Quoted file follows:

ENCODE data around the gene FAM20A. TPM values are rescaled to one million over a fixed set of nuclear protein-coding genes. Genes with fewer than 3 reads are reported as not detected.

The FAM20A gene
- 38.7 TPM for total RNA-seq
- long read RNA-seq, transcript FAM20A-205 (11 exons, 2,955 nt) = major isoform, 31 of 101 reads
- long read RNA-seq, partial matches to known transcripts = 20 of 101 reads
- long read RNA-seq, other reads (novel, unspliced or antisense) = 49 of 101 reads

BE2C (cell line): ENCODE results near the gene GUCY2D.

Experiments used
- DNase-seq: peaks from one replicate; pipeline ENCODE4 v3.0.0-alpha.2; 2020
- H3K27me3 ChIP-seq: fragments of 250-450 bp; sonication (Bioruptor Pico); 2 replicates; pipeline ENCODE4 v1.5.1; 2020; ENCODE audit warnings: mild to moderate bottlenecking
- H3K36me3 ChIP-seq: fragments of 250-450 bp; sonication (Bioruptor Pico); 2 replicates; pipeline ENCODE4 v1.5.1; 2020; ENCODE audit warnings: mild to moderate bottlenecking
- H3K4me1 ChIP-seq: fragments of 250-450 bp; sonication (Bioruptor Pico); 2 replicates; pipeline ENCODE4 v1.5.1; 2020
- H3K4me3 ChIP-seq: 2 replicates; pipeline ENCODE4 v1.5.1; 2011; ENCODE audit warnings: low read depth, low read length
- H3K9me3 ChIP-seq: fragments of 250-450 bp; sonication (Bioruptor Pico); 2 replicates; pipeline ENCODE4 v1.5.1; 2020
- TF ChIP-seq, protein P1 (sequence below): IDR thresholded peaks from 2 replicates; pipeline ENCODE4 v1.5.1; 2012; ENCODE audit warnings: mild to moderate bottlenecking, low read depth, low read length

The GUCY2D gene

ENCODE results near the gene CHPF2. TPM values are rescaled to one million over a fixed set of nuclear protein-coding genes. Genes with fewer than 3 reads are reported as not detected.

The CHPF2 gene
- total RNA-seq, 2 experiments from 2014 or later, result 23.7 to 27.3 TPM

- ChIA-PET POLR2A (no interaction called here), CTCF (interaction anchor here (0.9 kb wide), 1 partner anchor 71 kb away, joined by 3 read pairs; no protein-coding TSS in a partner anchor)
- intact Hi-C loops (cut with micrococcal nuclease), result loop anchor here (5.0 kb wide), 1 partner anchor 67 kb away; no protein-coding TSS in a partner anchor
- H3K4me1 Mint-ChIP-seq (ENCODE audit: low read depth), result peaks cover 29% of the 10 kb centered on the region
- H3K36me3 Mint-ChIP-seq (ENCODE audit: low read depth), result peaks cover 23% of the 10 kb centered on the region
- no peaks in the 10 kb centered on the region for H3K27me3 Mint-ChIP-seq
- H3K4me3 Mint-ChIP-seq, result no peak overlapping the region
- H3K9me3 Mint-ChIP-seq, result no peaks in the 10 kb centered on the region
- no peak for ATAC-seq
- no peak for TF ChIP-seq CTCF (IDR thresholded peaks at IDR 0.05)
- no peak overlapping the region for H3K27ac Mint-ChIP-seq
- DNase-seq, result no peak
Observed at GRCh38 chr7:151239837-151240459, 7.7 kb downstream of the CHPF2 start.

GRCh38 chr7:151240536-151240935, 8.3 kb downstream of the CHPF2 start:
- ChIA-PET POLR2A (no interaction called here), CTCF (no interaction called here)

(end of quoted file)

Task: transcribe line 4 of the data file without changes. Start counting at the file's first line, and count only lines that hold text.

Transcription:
- long read RNA-seq, transcript FAM20A-205 (11 exons, 2,955 nt) = major isoform, 31 of 101 reads